The doctrine of death goes hand in hand with the teaching, common to every Christian denomination, that Christians remain sinners after experiencing salvation, the new birth and cleansing in the blood of Jesus. In subtle ways, the Law and with it, judgment, condemnation and death, were re-introduced into Christian theology and, as a result, our understanding of the atonement was distorted. As revelation and faith were replaced by morality and law, the atoning work of Jesus was made ineffectual and, indeed, unnecessary and His blood, through the unbelief engendered by the religious teachings of man, was rendered no more potent than the communal grape juice. How does a system that is founded on a teaching of imperfection answer this question: If the blood of Jesus and the Spirit of God that dwelt in him, as it does in us, do not have the power to bring us into perfection, why would he require it of us?
ye therefore perfect, even as your Father in heaven is perfect.
The system’s response to this scripture is to add qualifiers which, in effect, nullify the power of the Word and the atonement. It is no coincidence that all the teachings of Paul and John that point to perfection or total deliverance from sin are either ignored or explained away. The goal of the religious system is to prevent the formation of that Bride that is without spot or wrinkle which is the culmination of God’s plan for the creation.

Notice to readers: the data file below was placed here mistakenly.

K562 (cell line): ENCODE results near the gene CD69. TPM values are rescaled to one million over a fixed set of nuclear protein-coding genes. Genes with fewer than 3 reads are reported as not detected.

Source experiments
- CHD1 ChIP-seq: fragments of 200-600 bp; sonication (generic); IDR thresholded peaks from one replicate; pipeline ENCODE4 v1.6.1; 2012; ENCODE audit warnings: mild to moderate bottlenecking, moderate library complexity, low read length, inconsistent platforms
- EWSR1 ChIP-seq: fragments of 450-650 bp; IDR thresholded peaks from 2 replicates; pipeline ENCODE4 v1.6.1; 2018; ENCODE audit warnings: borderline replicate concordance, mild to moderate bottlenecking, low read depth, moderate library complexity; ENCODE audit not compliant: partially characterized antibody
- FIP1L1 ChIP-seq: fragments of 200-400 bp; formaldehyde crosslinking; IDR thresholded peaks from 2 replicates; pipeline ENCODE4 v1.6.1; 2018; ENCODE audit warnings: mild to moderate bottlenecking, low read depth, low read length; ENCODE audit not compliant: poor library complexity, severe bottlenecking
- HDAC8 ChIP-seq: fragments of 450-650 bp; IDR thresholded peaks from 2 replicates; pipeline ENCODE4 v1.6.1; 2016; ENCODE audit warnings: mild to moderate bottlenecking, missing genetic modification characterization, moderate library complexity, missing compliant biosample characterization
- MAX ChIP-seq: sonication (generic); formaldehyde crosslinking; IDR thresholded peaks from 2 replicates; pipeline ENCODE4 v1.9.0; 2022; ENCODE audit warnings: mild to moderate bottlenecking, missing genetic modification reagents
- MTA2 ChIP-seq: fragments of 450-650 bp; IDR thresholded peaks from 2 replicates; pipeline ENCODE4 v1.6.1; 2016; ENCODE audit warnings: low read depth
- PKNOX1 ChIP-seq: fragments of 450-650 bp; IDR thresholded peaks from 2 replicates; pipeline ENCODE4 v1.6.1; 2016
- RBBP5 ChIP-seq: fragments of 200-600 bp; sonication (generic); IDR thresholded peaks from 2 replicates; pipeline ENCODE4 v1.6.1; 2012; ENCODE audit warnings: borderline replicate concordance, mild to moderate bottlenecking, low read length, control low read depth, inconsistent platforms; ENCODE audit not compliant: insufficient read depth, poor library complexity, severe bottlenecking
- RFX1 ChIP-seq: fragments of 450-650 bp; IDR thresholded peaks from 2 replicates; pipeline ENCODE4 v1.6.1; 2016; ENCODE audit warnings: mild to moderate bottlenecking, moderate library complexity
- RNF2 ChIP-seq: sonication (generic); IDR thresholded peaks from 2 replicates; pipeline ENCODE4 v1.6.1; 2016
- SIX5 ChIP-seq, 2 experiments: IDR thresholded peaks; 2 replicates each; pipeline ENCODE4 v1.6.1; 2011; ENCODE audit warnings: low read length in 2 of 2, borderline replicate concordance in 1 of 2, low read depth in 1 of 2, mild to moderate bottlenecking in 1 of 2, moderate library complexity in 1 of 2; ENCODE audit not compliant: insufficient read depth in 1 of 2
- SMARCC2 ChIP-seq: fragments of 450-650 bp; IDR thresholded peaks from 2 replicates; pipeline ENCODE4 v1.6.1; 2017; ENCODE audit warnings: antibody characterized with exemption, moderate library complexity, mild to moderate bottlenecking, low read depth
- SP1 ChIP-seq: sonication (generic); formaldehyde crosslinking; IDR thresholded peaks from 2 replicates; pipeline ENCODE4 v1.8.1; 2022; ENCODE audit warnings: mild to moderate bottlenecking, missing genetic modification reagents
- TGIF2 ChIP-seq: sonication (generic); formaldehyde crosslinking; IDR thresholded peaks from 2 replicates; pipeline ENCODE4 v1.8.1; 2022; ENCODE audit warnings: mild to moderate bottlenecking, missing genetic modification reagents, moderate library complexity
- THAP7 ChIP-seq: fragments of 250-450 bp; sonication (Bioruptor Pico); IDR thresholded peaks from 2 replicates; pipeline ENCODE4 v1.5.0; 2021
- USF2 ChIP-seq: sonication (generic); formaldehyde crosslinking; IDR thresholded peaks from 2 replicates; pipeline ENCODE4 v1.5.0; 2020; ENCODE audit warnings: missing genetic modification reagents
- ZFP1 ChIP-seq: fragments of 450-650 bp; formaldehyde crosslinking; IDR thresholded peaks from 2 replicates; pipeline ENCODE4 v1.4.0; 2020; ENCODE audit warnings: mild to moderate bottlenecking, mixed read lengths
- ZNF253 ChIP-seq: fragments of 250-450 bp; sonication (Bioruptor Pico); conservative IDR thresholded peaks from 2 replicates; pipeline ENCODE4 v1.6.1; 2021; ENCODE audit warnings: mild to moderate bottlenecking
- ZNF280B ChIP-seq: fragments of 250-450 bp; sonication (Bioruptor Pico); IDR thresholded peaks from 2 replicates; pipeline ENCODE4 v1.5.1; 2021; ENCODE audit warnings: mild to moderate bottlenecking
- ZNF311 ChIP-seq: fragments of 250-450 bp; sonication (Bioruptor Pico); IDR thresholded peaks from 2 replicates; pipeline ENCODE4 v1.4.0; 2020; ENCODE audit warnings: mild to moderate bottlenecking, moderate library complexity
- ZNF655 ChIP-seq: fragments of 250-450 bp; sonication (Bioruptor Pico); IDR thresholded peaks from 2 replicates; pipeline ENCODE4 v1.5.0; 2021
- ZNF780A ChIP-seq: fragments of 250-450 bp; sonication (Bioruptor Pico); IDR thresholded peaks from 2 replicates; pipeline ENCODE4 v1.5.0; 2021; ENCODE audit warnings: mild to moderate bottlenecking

The ultimate purpose and will of God is to experience himself in flesh form – not just in the body of an individual Son as He manifested himself in Jesus – but in a multi-membered body; a body not limited by the dimensions of time and space as Jesus was. In Jesus, the Father could only be incarnated in one place at a time. In the Church, His incarnation can be a million-fold. The means to accomplish this divine purpose is through the mystery of the Word. Although Jesus conquered death, hell and the grave for all men, we enter into our inheritance only through the preaching of revelation truth that goes beyond the common-sense, carnal understanding of the Word. The Word starts to become flesh in us and we are born again as we receive the revelation of the kingdom in our spirit man and we begin to “see” the kingdom of God. The birth of the spirit man must be nourished by the milk of the Word, which provides the groundwork from which God builds His edifice in us. Even at the milk stage, the mind of man must be anointed by the spirit of God in order to grasp the meaning of the Word. To understand the Word as God intended it to be understood, the believer must be filled with the same Holy Ghost that inspired those who wrote the Word. Only the Spirit of God in us can search the deep things of God. This milk stage is typified by the Holy place in the temple where the priests ministered in the presence of the golden candlestick, the showbread and the altar of incense. Each item symbolized the Church in its aspects as the light of the world, bread for the hungry and intercessors before the throne of God.